The evacuation plan and schedule are part of the resolution of the Hamilton County Board of Commissioners. MSDGC is also required to report to the Board on progress, costs, etc.
Posted on January 10th, 2014
REASONS WHY OASIS RAIL DOESN’T MAKE SENSE
The Oasis Rail Line has too few riders to be cost effective. Even future projections (2030) are very low.
The Oasis Rail Line has very limited development potential because too much of the area near stations is already developed or undevelopable because of steep slopes, floodplains, or is in the Ohio River, is landslide prone, is a golf course or park, or an airport !
The cost is high – somewhere between $230 million and OKI’s cost of $1 billion.
The estimated $60 for a round trip is too expensive and saves too little time, if any
There are more cost effective mass transit options and routes that will get more people to jobs, schools, etc.
- Oasis Rail will cost over a billion dollars according to OKI’s 2040 Long Range Plan.
- The much lower (yet incomplete) costs in the OASIS Rail Conceptual Alternatives Solutions are very high. Capital costs (trains, track, etc.) are estimated to be between $230,288,791 and $322,530,539.  The Conceptual Alternatives Report identifies numerous issues that have not been evaluated yet and the costs are unknown.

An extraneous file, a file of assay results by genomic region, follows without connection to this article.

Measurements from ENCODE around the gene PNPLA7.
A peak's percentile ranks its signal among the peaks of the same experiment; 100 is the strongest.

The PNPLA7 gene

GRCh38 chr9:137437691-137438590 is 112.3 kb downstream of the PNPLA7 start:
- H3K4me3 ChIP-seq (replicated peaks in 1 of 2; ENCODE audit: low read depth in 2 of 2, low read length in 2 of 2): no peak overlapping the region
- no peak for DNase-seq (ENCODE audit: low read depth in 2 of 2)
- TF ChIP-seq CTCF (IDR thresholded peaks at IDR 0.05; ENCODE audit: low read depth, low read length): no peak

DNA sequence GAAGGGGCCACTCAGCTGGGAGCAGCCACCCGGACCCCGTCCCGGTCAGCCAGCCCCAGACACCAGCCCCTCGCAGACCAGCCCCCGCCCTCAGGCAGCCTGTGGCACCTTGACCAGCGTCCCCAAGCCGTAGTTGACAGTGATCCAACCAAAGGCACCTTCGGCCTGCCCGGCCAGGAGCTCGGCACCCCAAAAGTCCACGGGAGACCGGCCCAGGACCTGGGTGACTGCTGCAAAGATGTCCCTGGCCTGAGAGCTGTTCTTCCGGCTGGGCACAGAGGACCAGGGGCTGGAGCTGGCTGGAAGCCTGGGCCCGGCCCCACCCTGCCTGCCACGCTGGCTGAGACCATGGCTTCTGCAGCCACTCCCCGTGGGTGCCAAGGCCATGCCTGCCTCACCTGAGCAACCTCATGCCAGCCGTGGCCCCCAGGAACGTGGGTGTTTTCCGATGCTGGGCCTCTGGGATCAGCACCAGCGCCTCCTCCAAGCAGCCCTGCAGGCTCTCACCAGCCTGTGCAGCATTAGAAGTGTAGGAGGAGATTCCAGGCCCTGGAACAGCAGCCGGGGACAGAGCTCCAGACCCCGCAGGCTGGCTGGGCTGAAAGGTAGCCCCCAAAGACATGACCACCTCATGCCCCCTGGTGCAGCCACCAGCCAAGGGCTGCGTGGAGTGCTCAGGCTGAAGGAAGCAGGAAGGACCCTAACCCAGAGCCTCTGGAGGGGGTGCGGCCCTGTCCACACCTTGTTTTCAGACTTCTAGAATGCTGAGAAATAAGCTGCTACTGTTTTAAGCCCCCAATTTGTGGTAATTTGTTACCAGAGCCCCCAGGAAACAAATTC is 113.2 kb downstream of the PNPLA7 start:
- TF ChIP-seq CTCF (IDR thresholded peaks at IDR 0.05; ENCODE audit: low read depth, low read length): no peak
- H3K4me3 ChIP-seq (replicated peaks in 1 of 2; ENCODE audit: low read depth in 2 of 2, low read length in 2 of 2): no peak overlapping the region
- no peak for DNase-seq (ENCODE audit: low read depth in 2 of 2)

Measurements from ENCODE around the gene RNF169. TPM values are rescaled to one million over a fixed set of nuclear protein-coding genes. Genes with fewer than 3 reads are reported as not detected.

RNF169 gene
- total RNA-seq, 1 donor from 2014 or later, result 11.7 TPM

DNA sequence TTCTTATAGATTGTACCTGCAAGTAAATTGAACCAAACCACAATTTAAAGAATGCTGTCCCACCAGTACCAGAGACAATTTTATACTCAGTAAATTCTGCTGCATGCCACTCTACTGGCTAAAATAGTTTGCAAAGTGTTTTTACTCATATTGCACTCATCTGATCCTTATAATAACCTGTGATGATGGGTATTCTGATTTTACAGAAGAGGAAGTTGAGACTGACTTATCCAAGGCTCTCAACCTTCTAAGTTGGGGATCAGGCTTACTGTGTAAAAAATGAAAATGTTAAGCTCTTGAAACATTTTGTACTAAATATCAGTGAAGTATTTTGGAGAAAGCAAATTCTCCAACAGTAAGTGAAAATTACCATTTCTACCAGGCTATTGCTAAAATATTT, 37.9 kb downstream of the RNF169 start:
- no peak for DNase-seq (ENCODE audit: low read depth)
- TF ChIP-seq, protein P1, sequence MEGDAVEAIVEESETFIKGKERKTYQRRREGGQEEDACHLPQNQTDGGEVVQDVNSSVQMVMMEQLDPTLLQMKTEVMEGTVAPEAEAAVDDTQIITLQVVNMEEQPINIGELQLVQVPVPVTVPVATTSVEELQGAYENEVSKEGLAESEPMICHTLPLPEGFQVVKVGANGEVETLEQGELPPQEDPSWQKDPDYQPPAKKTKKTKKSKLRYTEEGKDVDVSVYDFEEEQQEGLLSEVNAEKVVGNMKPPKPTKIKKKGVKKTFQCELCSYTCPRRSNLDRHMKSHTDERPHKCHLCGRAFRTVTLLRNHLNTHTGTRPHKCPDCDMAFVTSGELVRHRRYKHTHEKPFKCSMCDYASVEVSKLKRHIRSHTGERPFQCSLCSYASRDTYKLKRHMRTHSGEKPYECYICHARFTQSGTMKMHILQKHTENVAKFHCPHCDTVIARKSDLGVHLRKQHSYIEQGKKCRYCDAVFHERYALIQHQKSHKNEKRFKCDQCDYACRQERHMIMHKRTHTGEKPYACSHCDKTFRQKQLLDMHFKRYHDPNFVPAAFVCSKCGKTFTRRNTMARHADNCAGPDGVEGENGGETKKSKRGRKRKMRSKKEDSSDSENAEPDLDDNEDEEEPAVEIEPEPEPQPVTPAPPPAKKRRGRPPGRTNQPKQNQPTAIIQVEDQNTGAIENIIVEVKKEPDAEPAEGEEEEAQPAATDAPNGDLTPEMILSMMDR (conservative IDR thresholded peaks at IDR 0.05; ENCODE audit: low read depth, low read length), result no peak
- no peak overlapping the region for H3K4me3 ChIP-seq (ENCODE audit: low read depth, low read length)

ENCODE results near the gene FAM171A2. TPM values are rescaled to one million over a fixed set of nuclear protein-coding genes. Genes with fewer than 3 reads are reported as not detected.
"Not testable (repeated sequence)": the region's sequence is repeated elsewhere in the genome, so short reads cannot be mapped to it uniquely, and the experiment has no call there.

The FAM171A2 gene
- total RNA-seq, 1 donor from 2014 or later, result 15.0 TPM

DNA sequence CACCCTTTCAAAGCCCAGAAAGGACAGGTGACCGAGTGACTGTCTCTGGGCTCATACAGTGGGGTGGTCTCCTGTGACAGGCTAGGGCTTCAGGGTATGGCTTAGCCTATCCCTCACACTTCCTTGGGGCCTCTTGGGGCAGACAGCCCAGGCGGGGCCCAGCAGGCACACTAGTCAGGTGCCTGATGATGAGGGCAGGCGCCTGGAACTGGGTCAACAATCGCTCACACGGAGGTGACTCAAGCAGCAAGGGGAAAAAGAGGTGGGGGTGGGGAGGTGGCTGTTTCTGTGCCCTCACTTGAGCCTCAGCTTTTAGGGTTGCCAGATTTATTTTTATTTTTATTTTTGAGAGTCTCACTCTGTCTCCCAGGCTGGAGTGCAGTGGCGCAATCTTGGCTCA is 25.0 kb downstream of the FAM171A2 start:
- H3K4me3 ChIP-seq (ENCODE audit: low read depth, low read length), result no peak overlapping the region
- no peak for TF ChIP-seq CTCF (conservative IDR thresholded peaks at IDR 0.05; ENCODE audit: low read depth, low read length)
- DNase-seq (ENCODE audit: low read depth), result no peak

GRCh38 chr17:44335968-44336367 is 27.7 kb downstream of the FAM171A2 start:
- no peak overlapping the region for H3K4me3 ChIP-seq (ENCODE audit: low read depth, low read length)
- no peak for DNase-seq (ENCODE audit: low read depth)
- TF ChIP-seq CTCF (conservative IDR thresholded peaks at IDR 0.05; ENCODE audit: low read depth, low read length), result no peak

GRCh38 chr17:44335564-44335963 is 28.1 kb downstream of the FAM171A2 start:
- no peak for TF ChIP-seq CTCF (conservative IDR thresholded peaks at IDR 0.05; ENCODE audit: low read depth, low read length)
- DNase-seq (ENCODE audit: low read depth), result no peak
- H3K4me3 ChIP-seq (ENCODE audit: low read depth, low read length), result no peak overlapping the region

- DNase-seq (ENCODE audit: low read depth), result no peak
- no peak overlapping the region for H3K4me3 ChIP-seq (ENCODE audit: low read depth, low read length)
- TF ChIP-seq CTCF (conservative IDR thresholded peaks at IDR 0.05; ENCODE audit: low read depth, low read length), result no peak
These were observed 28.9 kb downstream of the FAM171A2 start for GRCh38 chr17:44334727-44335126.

Annual operating costs are estimated to be $3,500,000.
- The number boarding the train in the “Six Station Scenario” is 3,060. This figure represents 1,530 people boarding the train in the morning, between Milford and Columbia-Tusculum and 1,530 people boarding the train in the evening at the Riverfront Transit Center and getting off between there and Milford.
- The cost per trip, assuming the low capital cost of $230,288,791 is $29.18 in 2019 and $36.94 in 2019 if the higher capital cost is used. Remember, not all the costs are yet included in the capital costs.
Also, the low cost per trip $29.18 is just one-way. It will be another $29.18 to return home.
- OKI and the Oasis Rail Conceptual Alternative Solution focus on Environmental Justice as part of the rationale for the project. However, anyone who is economically disadvantaged surely will not be able to afford $60 to get to work and back. Secondly, this rail line is intended to run from Milford in the morning to downtown, returning workers in the evening. The census data used shows that the most affected low-income population isn’t in the Milford area, but downtown and East Walnut Hills. If “no-car” households have no car because of economic necessity, they won’t benefit from a $60 cost to go to work each day. This project attempts to use Environmental Justice as a justification for a project that does nothing for the disadvantaged or for those disproportionally affected by environmental impacts.